Funny in Farsi is full of amusing observations about American culture. But it’s equally about how Firoozeh and her Iranian family are perceived by non-Iranian Americans, in particular those of white, European heritage. Many of the Americans who Firoozeh meets and befriends during her childhood in California are gracious and accepting of many different cultures. Tragically, however, others treat Firoozeh and her family with varying degrees of prejudice, sometimes rooted in ignorance of Iranian culture and sometimes (especially after the Iranian Revolution of 1979) in active hatred for Iranians.
Firoozeh experiences many different kinds of mild and serious prejudice as an Iranian-American in the United States. Especially when she’s a young child, she experiences mild, somewhat innocent ignorance about her culture and her heritage. Her classmates ask her questions about the camels and sand in Iran. At other times, parents, who ought to know better, treat Firoozeh in a mildly prejudiced manner as well—for example, assuming that she can speak the same language as anyone else who’s from the Middle East.
After the Iranian Revolution, however, Firoozeh’s family endures more serious forms of bigotry. Especially after the Iran Hostage Crisis, when student revolutionaries held American citizens in the American embassy in Tehran hostage, Kazem faces systematic discrimination because he’s Iranian: he can’t find a job, even though he’s a great engineer and has absolutely no ideological interest in the Iranian Revolution. Later in her life, when she’s at Berkeley, Firoozeh experiences other forms of prejudice that are harder to categorize: some of her classmates, who would be horrified to be accused of bigotry, treat her as “exotic” because of her Iranian heritage. This kind of behavior is sometimes called “soft bigotry,” since it involves treating people from other cultures condescendingly, even if it doesn’t involve any overtly negative or hateful behavior.
Although she describes many different forms of prejudice that her family faces in the United States, Firoozeh takes great care to emphasize that America itself is a tolerant, generous country—suggesting that any instances of bigotry are aberrations from the usual state of American society. (This is certainly a disputable claim, but it’s the view the book as a whole takes.) She stresses that America was always a highly tolerant country before the Iranian Revolution. Furthermore, when describing the prejudice that Kazem faces when applying for work—probably the nastiest and most pervasive kind of prejudice described in the memoir—she doesn’t discuss any specific instances of bigotry, and stresses that Kazem himself never loses his faith in America. In this way, one could argue, Firoozeh preserves her idea of America’s “innocence.” She believes that there’s certainly bigotry in America, but asserts that American culture and values themselves are free of this bigotry.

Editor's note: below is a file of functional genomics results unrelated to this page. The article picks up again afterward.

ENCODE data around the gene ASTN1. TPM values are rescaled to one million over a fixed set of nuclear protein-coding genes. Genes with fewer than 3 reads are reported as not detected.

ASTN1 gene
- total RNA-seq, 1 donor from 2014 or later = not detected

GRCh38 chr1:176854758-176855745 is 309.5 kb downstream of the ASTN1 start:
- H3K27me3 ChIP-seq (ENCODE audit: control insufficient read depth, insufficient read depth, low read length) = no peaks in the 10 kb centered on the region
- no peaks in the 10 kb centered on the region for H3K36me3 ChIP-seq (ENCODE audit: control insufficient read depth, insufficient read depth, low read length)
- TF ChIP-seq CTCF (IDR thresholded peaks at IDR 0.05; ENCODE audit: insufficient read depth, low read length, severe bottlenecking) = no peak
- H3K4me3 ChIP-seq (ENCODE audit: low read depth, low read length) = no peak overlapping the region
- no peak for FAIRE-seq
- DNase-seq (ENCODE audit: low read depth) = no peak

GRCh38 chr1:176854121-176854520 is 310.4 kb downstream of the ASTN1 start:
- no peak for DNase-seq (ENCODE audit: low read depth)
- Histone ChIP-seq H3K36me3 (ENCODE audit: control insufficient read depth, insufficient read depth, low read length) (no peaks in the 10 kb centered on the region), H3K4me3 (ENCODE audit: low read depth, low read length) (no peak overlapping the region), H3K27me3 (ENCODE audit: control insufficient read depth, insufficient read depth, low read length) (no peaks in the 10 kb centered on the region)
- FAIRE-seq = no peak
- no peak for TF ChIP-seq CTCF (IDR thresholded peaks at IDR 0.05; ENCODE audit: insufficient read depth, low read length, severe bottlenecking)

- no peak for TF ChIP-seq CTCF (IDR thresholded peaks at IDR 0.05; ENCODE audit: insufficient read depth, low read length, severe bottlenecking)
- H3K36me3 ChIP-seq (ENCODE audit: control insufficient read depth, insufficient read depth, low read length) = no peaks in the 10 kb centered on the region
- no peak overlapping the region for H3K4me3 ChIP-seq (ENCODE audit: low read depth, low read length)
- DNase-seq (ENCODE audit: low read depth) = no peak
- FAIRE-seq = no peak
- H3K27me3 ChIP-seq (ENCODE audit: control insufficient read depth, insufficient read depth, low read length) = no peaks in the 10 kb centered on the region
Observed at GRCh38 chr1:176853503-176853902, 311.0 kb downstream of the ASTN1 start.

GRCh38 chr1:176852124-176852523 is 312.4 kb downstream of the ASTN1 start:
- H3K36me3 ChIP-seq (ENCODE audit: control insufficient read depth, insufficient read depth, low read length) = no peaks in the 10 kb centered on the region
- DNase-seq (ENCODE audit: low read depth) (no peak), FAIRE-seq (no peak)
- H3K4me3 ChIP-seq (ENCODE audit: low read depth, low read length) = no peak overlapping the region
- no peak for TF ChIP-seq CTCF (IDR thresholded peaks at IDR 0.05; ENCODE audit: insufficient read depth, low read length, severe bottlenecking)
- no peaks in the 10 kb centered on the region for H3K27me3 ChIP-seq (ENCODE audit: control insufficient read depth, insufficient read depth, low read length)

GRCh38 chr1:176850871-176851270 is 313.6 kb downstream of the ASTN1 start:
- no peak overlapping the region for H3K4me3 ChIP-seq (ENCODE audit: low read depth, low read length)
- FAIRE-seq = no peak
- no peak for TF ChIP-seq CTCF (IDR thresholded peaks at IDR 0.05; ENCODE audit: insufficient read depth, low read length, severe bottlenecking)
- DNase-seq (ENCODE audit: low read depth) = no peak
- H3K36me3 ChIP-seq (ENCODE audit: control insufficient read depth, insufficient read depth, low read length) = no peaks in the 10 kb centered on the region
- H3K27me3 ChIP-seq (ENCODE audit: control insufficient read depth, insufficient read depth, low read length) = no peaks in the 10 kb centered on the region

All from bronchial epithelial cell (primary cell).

Prejudice Quotes in Funny in Farsi
I had no idea where the screamer was from, but I knew he wasn't Iranian. A gerbil would never mistake a hamster for a gerbil, and I would never mistake a non-Iranian for an Iranian. Despite the belief of most Westerners that all Middle Easterners look alike, we can pick each other out of a crowd as easily as my Japanese friends pick out their own from a crowd of Asians.
When my parents and I get together today, we often talk about our first year in America. Even though thirty years have passed, our memories have not faded. We remember the kindness more than ever, knowing that our relatives who immigrated to this country after the Iranian Revolution did not encounter the same America. They saw Americans who had bumper stickers on their cars that read "Iranians: Go Home" or "We Play Cowboys and Iranians." The Americans they met rarely invited them to their houses. These Americans felt that they knew all about Iran and its people, and they had no questions, just opinions. My relatives did not think Americans were very kind.
After three months of rejections, I added “Julie” to my résumé. Call it coincidence, but the job offers started coming in. Perhaps it's the same kind of coincidence that keeps African Americans from getting cabs in New York.
It’s not what we eat or don't eat that makes us good people; it's how we treat one another. As you grow older, you'll find that people of every religion think they're the best, but that's not true. There are good and bad people in every religion. Just because someone is Muslim, Jewish, or Christian doesn't mean a thing.
Nobody asked our opinion of whether the hostages should be taken, and yet every single Iranian in America was paying the price. One kid throws a spitball and the whole class gets detention. For my father to be treated like a second-class citizen truly stung. If there were ever a poster child for immigration, it would be Kazem.
Apparently, some people thought that my Parisian accent was too authentic for a foreigner. Perhaps taking their cue from Detective Clouseau, a couple of the judges decided to do a little investigative work.
I could only hope that my wedding would work a bit of magic for this uninvited guest. I like to think that she eventually found a husband, a tall Iranian doctor maybe, or perhaps a short Mexican businessman with a big heart, or a medium-built Irish Catholic book vendor whose family thinks she's the best thing that ever happened to their son.
I remembered how much I admired Jane Fonda's nose when I was in fourth grade in Tehran, and how much I hated my own. Thinking of all that wasted energy, I wanted to scream and tell my fellow countrymen and countrywomen that a nose by any other name is just a nose.